Personalized medicine involves using information about a patientï¿½s genotype or gene expression profile to tailor medical treatment to the individual. Oncology is not quite there yet, but researchers have started to lay the groundwork.
Personalized medicine involves using information about a patient’s
profile to tailor medical treatment to the individual. Oncology is not quite there yet, but researchers have started to lay the groundwork. Some of this progress has transpired in developing lung cancer therapies.
“We are going in the direction of a more personalized therapy and moving away from the mindset that all lung cancers are created equal, which is not the case,” said Renato Martins, MD, medical director for the lung cancer group at the Seattle Cancer Care Alliance and an associate professor at University of Washington Department of Medicine, Division of Oncology.
Joan Schiller, MD, deputy director of Simmons Comprehensive Cancer Center and division director of Hematology/Oncology at the University of Texas-Southwestern Medical Center in Dallas echoed this, explaining that oncologists “basically give everybody [with lung cancer] the same treatment,” but changes are in the wind.
Data from a recent study indicate that a 4-drug regimen of the chemotherapy agents carboplatin and paclitaxel (Taxol) combined with bevacizumab (Avastin) and cetuximab (Erbitux), 2 targeted therapies, was safe and increased survival in patients with advanced lung cancer. The 4-drug combination increased overall survival an average of 2 months. Dr. Schiller described the value contributed by the targeted agents: “The difference between chemotherapy and targeted agents is that chemotherapy kills cells pretty indiscriminately—both cancer cells as well as normal cells…Targeted therapies target the cancer cell very specifically.” She said that while targeted therapies have some effect on normal tissue, it is far less than the effects of chemotherapy.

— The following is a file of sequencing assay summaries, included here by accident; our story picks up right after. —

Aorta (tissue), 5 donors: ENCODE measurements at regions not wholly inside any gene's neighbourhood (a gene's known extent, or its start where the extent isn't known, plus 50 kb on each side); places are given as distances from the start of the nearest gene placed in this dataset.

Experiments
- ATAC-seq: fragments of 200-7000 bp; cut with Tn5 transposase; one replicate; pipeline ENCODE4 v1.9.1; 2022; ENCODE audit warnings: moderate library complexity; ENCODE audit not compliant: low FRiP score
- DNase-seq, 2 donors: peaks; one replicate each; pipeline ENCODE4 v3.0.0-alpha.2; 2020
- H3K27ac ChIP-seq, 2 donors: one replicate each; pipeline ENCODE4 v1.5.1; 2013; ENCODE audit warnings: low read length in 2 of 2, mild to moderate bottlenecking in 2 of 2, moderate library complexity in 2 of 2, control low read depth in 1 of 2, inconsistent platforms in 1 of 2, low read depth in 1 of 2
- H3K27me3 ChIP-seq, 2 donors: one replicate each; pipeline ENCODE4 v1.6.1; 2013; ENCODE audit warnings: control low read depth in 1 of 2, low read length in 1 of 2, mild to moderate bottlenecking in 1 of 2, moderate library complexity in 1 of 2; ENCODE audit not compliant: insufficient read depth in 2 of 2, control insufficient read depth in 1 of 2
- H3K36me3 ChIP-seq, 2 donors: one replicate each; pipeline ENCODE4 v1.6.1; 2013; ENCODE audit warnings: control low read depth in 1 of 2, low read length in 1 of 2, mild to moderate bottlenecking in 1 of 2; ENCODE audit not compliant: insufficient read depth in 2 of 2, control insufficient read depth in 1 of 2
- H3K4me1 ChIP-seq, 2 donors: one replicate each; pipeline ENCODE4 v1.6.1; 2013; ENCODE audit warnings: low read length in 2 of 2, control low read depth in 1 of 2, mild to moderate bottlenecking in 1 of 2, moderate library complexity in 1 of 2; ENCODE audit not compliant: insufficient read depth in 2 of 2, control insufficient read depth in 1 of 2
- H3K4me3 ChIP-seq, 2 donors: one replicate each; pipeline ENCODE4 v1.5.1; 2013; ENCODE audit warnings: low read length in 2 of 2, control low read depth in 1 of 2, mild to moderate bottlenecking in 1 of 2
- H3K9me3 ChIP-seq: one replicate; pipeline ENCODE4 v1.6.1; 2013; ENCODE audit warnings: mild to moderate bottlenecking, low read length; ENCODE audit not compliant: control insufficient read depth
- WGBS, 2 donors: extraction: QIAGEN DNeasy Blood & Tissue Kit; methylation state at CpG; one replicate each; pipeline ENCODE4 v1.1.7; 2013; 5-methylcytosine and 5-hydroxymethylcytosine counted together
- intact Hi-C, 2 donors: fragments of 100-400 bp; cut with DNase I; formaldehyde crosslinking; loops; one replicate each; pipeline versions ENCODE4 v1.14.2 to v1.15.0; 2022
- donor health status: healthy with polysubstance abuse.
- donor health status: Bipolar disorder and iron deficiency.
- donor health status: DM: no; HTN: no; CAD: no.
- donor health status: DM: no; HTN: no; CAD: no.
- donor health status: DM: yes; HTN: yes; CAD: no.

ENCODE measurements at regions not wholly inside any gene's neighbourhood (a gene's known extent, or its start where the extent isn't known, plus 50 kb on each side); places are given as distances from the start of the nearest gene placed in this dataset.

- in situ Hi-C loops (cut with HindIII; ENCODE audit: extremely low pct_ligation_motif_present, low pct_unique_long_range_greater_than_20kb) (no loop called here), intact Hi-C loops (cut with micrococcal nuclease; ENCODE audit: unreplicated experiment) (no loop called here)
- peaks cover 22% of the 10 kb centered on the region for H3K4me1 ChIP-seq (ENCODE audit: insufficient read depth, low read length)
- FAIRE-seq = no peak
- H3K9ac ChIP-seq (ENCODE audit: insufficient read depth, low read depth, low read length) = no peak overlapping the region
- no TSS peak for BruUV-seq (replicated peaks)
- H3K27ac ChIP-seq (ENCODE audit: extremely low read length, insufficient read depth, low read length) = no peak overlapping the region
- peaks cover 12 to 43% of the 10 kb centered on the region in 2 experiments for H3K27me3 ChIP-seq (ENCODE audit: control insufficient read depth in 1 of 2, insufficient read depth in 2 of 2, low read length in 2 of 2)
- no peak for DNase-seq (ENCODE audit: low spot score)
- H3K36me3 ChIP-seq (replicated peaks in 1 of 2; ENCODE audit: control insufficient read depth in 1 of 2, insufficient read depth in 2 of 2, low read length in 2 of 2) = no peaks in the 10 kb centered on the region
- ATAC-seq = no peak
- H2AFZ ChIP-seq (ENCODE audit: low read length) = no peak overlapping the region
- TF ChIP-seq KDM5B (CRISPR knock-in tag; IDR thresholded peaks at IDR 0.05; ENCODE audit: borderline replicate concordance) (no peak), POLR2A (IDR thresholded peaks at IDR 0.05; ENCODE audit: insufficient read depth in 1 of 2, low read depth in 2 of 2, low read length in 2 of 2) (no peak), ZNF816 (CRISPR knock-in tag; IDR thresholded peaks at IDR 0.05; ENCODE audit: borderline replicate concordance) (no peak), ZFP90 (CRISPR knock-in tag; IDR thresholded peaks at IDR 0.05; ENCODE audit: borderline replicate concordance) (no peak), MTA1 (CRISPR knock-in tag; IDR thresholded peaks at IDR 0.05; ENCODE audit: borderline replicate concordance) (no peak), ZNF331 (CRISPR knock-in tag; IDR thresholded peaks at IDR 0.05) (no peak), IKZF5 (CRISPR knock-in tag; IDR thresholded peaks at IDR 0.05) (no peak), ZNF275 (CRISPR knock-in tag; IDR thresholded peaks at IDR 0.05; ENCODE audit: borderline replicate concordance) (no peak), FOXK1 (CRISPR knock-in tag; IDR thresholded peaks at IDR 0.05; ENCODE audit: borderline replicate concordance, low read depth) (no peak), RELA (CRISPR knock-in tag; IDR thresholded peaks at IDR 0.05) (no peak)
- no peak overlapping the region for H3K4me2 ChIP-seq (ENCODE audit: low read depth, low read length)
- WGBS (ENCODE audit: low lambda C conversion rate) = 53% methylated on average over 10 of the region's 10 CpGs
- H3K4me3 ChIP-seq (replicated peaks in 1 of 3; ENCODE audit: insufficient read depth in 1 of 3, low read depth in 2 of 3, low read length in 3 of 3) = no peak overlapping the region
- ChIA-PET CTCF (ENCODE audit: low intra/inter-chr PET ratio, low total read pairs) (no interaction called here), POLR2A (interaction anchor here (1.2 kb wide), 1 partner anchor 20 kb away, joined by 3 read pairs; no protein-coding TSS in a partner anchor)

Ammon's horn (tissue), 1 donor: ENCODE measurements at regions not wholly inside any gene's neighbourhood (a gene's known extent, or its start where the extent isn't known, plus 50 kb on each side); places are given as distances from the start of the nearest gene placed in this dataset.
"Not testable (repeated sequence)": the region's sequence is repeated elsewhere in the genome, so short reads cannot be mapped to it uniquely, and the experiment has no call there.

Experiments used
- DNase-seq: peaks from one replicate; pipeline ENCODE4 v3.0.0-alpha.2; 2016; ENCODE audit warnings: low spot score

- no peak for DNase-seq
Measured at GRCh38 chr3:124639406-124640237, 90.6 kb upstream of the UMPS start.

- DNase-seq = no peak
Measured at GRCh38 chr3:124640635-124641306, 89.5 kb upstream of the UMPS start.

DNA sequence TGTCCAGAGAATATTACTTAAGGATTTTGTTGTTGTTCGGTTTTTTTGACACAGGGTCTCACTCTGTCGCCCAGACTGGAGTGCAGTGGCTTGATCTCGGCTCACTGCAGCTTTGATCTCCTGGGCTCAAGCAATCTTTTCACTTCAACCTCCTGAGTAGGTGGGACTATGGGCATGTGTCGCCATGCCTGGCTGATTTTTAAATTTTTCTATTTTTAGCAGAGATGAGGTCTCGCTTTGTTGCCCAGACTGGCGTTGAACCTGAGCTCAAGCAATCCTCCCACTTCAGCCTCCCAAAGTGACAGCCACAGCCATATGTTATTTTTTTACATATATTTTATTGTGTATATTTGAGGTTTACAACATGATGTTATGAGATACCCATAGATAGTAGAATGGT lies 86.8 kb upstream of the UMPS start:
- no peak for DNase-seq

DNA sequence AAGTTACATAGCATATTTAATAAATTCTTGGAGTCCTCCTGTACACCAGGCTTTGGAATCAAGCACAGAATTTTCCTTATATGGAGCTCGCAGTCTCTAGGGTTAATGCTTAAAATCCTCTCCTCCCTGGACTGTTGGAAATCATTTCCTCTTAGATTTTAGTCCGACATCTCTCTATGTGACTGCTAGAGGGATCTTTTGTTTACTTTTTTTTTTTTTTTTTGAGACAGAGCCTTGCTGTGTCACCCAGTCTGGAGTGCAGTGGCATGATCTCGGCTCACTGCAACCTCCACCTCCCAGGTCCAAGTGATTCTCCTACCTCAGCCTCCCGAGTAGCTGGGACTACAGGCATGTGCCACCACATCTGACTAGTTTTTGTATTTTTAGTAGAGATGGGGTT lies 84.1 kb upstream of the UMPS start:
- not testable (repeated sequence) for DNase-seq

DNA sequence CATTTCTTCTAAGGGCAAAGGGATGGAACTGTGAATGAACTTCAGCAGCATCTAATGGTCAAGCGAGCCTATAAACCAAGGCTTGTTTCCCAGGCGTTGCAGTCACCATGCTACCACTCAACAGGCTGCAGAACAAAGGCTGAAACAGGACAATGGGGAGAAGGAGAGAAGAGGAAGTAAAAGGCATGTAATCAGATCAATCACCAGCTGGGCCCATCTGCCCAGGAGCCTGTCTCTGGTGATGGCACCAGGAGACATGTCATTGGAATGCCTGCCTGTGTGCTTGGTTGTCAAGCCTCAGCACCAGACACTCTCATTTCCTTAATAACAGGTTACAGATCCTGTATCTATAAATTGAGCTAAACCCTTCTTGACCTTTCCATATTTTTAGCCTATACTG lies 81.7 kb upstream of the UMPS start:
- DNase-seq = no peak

Illustrating how personalized medicine works, Dr. Schiller explained that if you had 7 drugs exist to treat lung cancer and 2 patients, a close look at each patient’s case might indicate that Patient A would benefit most from drugs 2 and 5, whereas Patient B would do better with drugs 3 and 4. “That means a doctor takes out the tumor, looks at it under the microscope or runs appropriate tests, and, based on what is found…determine[s] the best treatment,” she said. The benefits of doing so, according to Dr. Schiller, include improved survival outcomes and fewer patients receiving ineffective treatments.
Journal of Clinical Oncology
Dr. Martins described some of the progress toward personalized medicine in lung cancer treatment. He said that oncologists have known for a while that 10% of patients with lung cancer have an epidermal growth factor receptor (EGFR) mutation, which leads to significantly increased sensitivity to manipulation of that pathway. Now, however, they can identify cells in the patient’s bloodstream that have that mutation. Referring to the results of an article in the May issue of , Dr. Martins said data indicate that administering erlotinib (Tarceva) as a first-line therapy in a genotype-directed fashion to patients with advanced non-small cell lung cancer who have EGFR mutations produces favorable clinical outcomes and tolerability.
“Conventional chemotherapy for patients with metastatic lung cancer has a response rate between 30% and 40%,” Dr. Martins said. “Patients with the EGFR mutation, when treated with [targeted agents] have a much higher response rate—between 55% and 90%.” In addition, when patients with the EGFR mutation were treated with EGFR-targeting agents, the median time to progression ranged between 10 and 12 months. This is comparable to the historical survival period of patients with non-small cell lung cancer. “Hopefully, we’re going to get to the point where we might not even need a biopsy,” Dr. Martin said. “You have a blood draw, and it will be able to not only establish diagnosis, but also to give molecular clues as to what kind of therapy the patient needs,” he added.
As oncologists learn more about cancers, they are realizing that not all non-small cell lung cancers behave in an identical fashion. Going forward, it will be increasingly important to determine what differentiates one person’s lung cancer from another person’s and how those features play into selecting the drug or combination of drugs that will be more effective. Lin-Chi Chen, MD, a medical oncologist at Nevada Cancer Institute, cautions that it will also be important to weigh the benefit a patient is likely to receive from a drug against the drug’s adverse effects profile.
Dr. Chen questioned how long-term therapy, for example, might affect a patient’s quality of life. “If it takes a physical toll on their bodies that is unacceptable, then that’s going to be something that will be a moving target as we learn more about what some of these drugs do and how we can possibly treat some of those side effects,” she said. “The last thing that anybody involved in oncology wants is to make somebody feel sicker when they have marginal gain,” she added.